In The Survivors we watch the conflict in the
breast of stubborn old Adam Foust and rejoice with
tears in our eyes when in the time of his friend’s need,
love conquers, and Adam and Henry march arm-in-arm
down the village street. The story is told with
the realism and beauty that characterize all of this
author’s work, much of which describes the everyday
happenings of commonplace people with absolute
Albert Payson Terhune (1872- ) wrote his first
book in collaboration with his distinguished mother,
“Marion Harland,” a well-known name in American
homes. Mr. Terhune has written both novels and
short stories and is especially successful in the latter
form. Among his best stories are Caritas, Night of
the Dub, Quiet, and The Wildcat. In The Wildcat we
watch with deepest interest the actions of a Southern
mountaineer, who, torn from his backwoods home by
the draft, was forced to adopt habits and manners and
to submit to a discipline to which he was utterly foreign.
The mental gropings of this young American and the
manner in which he found his soul and his country
make a fascinating story.
James Francis Dwyer is an Australian by birth.
Mr. Dwyer has traveled extensively as a newspaper
correspondent in Australia, the South Seas, and South
Africa. He came to America in 1907. He is the author
of The White Waterfall, The Bust of Lincoln, The Spotted
Panther, Breath of the Jungle, and Land of the Pilgrim’s
In The Citizen we have a beautiful picture of the
vision of freedom that came to Big Ivan in downtrodden
Russia, and we see him and the gentle Anna as they
follow the beckoning finger of hope across Europe and
the broad ocean until, in the words of Ivan, they found
a home in a land “where a muzhik is as good as a prince
of the blood.”
Grace Coolidge is the wife of an Arapahoe Indian
and has spent many years upon the Indian Reservations.
She has told of her observations during these
years in a charming little volume called Teepee Neighbors.
We feel that the stories are true and they are
filled with the pathos of life in the Reservations.
Arthur Stanwood Pier is a distinguished writer of
stories for young people and since 1896 one of the
editors of The Youth’s Companion. Among Mr. Pier’s
books are The Boys of St. Timothy, The Jester of St.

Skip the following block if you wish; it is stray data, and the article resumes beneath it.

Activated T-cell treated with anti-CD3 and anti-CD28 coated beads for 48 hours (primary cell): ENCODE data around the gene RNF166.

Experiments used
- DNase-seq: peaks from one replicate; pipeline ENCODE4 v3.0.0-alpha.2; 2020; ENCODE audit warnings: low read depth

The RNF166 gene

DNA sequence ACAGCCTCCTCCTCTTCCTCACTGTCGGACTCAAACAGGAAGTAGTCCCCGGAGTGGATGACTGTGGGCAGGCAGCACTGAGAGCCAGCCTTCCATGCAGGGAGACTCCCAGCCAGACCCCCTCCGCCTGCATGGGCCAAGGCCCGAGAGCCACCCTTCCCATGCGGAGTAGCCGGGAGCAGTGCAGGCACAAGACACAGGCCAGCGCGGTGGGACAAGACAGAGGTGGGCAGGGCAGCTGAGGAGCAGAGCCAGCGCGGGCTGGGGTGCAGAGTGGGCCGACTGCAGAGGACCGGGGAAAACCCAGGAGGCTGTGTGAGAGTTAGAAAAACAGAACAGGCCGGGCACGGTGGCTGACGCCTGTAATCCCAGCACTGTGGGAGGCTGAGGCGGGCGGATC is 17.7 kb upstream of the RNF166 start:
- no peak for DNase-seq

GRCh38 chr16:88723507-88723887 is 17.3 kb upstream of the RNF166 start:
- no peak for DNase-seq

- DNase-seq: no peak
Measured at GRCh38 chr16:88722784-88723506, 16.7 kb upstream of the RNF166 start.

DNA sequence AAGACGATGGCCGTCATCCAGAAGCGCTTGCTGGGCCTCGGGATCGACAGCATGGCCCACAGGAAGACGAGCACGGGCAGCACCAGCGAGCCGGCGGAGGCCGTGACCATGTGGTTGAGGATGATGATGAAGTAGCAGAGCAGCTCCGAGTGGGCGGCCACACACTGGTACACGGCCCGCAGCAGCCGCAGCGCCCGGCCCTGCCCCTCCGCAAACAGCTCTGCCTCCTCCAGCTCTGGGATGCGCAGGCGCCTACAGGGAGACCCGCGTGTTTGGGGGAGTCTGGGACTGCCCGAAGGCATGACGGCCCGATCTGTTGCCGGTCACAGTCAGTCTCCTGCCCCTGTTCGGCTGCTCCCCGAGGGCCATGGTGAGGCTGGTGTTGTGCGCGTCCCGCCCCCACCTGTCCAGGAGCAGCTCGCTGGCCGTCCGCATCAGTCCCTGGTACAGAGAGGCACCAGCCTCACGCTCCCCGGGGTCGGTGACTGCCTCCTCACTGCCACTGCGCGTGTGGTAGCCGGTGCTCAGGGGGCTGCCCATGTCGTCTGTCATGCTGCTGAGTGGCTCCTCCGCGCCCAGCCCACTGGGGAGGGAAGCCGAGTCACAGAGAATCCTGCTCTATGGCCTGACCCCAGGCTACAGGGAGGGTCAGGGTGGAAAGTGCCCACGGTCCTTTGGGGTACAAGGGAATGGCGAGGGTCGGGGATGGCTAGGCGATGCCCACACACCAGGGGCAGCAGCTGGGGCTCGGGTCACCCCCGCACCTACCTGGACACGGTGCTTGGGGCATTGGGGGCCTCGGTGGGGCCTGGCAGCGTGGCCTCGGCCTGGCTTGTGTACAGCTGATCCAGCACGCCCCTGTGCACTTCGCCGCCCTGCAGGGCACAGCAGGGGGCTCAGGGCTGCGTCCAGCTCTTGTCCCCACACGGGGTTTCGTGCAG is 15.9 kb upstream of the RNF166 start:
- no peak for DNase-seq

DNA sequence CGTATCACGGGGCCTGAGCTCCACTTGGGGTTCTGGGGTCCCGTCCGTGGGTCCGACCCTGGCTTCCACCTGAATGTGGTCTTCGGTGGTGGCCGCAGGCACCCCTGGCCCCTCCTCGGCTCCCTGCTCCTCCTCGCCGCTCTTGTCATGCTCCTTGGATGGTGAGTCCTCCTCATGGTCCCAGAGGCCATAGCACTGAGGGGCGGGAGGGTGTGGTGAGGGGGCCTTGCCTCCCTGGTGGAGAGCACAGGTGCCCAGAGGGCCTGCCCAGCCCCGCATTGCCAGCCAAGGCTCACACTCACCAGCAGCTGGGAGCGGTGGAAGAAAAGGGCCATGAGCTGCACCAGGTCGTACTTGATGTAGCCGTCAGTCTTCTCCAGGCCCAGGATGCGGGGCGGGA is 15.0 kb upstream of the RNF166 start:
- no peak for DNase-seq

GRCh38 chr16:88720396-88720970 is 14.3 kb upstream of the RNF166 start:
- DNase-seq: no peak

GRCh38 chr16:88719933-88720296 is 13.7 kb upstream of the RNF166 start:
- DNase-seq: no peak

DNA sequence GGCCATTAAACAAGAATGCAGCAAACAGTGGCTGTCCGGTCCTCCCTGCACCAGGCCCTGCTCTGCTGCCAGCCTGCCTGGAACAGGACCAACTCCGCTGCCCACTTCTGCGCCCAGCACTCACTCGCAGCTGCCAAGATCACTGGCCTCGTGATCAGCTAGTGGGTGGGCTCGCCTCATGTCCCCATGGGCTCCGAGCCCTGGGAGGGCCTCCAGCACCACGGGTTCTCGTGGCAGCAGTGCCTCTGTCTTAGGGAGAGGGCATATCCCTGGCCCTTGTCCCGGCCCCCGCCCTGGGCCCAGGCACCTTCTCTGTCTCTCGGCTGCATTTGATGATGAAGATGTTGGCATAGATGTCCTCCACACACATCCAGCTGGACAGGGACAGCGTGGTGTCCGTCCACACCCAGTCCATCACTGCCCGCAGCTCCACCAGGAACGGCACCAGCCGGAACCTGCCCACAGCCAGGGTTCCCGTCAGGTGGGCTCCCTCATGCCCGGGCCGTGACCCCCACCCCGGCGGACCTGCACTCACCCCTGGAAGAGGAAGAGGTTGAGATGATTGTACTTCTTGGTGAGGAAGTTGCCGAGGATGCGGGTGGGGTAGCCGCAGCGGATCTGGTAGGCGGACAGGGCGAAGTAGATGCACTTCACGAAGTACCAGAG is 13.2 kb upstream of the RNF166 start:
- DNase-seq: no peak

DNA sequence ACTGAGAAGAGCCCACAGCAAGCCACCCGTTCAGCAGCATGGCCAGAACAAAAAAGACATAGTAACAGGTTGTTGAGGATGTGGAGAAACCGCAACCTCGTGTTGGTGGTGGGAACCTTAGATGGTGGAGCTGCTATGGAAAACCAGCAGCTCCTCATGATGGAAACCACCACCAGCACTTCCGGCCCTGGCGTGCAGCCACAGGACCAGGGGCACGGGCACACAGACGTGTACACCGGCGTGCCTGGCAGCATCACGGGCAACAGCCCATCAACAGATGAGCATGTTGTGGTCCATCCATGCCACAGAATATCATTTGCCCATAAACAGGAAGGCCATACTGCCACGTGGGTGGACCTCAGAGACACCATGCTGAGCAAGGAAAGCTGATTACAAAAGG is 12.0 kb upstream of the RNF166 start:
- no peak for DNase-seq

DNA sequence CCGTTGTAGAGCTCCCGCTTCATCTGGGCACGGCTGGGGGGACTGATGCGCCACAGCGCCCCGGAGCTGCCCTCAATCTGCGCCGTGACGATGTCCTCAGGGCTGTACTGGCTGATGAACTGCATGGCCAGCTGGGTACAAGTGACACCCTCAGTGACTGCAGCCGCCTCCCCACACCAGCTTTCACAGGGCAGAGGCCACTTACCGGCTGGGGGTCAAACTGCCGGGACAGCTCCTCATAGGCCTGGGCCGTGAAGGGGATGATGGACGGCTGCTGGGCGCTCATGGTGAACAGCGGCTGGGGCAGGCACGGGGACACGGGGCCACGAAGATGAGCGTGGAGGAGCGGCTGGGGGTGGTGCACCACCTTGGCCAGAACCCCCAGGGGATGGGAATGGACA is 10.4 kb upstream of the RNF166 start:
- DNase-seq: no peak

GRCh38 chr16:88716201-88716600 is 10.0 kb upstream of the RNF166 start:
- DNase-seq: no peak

Timothy, Grannis of the Fifth, Jerry, The Plattsburgers,
The Pedagogues, and The Women We Marry. In A
Night Attack we are given a vivid picture of the life
of the soldier in training and of the sympathetic relations
of officers and men.
Mary Brecht Pulver has in The Path of Glory
written one of the finest stories of the war. The manner
in which a poor and humble family of mountaineers
secured distinction and very real happiness, though it
was tinged with sadness, makes a story of gripping
interest and one that cannot fail to make every reader
kinder and more humane in his intercourse with those
less favored than himself.
Fisher Ames, Jr., is a well-known author of stories
for boys. Mr. Ames has been appointed the official
historian of the Red Cross Society and has gone to
Europe (1918) as a commissioned officer in the United
In Sergt. Warren Comes Back from France the author
makes us see very clearly the heroic figure of the blind
soldier, and we realize that under the spell of such a
personality the voters would unanimously decide to
spend their money in France and relinquish the idea
of making their town more beautiful. In the words
of one of the villagers, “Sergt. Warren can see straight
even if he is blind,” and the crowd will always respond
to such leadership.
Arthur Guy Empey is an American and a soldier
of the Great War, who after a life at the Front in which
he did all that a brave man can do for the cause of
humanity and survive, has written of some of his
adventures in Over the Top, one of the best-known
books of the war. In the chapter which we have called
“The Coward” he shows the splendid regeneration